Kelly Saber is an expert climber and part of the Mountain Rescue team for her Scottish Highlands home, and the village she lives in is a place where everyone knows everyone, along with their business. When she meets doctor Sydney Greenwood after a rescue, they both quickly realize that the mountains are not the most exciting or precarious climb they will face. Sydney, an expert climber herself, quickly becomes friends with Saber and the rest of her team, a group as tight as many families. As attraction heightens between the two, they eventually move in and let their relationship grow. Yet Saber has a tough past, and even once she reveals the pain behind her, will she be able to let go of her own conclusions about life to believe that she and Sydney can weather any storm?
I found myself going back and forth with this book. I think that the main characters of Saber and Sydney were easy to invest in. I wanted to see them succeed, I felt the pain as Saber discussed her past with her parents, and the mountain climbing scenes were exhilarating and detailed. I did have minor issues with setting, but I chalk that up to my own ignorance about the Scottish highlands of present day (I read too many romance novels!), as it seemed more of an Americanized setting than one in Britain. Neither the dialogue or the village settings transported me overseas.
The other, larger, issue I had was with the pacing. I was glad to see a growing relationship between the two women, and while after several months they moved in together, that still didn’t throw me out of the story. It did move slow, however, with various scenes of dialogue that did not really center around Saber and Sydney, but circled around the men in their group: Doug, Jeff, Rich, Stuart and Coop. I found that some of the scenes, especially dealing with Rich and his obvious immaturity, not only dealing with the women but with life in general. He wavered between being earnest and obnoxious through much of the book. I enjoy supporting characters, but it drew out the pacing of the storyline enough that I wanted to skip pages to where “it got good”.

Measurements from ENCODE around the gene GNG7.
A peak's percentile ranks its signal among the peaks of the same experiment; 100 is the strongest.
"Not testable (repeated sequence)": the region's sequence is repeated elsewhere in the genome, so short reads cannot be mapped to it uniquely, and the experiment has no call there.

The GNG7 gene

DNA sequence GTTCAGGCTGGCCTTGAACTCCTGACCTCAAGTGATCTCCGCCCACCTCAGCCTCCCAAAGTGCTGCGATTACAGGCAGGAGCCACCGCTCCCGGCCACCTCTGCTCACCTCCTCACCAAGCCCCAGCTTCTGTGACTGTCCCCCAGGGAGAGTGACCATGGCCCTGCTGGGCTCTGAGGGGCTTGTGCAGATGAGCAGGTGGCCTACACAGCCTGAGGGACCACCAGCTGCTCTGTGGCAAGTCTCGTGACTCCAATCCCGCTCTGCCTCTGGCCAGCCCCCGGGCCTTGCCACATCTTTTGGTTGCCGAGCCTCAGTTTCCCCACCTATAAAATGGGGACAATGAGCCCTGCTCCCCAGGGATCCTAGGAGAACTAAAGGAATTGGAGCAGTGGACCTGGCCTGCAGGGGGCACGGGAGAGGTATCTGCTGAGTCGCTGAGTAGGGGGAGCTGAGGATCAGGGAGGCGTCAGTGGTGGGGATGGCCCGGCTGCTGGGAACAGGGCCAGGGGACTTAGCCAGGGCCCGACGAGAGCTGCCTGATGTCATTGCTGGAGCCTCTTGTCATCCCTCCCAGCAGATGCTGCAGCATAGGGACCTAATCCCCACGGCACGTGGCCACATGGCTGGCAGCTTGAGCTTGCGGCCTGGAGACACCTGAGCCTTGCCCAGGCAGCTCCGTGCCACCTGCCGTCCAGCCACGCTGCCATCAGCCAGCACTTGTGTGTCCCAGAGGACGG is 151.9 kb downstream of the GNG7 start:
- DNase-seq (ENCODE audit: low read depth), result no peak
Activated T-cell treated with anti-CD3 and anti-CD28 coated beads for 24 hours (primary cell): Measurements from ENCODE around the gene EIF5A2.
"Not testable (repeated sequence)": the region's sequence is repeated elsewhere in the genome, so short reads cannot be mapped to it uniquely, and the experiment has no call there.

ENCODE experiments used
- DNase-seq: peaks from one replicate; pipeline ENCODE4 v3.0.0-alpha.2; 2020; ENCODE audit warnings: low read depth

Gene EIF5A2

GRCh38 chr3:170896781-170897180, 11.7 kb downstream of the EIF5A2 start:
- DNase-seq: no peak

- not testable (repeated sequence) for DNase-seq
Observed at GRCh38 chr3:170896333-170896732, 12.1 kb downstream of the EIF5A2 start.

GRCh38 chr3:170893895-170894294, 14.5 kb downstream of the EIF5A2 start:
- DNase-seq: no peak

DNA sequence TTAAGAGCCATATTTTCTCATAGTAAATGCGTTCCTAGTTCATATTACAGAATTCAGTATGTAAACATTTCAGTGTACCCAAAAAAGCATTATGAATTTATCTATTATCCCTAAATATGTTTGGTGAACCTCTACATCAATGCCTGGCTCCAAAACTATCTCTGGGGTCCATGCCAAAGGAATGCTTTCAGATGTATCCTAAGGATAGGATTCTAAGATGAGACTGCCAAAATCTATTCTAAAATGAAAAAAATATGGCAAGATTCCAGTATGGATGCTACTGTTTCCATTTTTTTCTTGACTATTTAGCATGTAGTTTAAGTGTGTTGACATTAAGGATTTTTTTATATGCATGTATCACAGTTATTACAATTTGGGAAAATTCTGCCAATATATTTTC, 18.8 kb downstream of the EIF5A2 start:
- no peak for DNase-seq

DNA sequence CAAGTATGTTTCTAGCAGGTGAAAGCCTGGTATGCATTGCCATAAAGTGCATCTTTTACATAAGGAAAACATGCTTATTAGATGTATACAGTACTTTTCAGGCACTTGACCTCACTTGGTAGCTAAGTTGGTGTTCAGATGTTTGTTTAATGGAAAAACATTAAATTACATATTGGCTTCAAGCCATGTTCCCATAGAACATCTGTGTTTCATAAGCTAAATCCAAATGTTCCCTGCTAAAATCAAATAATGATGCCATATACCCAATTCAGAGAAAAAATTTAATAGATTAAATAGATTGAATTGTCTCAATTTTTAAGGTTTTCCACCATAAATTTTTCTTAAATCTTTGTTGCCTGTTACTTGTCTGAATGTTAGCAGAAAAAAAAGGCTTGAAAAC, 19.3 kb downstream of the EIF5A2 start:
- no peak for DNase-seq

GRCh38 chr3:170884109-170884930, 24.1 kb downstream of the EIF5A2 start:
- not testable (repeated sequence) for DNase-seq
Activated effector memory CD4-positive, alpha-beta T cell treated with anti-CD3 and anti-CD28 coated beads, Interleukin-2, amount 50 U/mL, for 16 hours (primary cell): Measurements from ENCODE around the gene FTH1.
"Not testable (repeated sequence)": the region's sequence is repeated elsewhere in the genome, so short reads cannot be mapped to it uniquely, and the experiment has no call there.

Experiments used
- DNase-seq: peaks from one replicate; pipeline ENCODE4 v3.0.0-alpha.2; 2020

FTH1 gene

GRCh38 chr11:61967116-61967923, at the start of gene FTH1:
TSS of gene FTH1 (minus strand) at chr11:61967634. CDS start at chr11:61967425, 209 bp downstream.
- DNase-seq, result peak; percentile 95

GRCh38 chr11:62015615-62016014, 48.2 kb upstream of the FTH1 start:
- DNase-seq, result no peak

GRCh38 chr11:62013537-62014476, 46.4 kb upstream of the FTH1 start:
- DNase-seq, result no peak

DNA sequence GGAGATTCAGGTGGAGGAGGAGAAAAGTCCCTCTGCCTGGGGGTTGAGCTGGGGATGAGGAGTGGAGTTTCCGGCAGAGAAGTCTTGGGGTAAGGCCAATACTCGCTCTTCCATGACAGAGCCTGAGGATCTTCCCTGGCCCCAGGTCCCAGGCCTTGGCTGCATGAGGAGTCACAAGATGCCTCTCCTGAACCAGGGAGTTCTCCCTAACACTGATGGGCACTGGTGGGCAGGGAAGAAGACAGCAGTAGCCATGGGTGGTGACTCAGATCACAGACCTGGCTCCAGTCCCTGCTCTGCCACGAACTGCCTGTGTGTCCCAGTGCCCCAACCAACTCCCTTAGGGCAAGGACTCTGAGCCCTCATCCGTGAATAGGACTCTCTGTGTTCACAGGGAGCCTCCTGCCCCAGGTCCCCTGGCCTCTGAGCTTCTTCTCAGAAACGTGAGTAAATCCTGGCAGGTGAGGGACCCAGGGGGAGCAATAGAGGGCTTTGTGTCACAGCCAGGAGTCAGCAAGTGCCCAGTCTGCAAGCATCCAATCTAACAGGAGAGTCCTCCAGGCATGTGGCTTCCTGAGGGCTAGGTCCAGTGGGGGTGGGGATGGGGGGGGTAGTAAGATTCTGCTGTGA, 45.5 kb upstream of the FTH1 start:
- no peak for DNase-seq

All in all, I think this book has many positive notes and excellent action scenes for the climbing rescues. If readers want a love story that builds slowly, that has some obvious tropes, but gives an uplifting story about rebounding from heartbreaks of many kinds, then Mountain Rescue: The Ascent, is a good choice.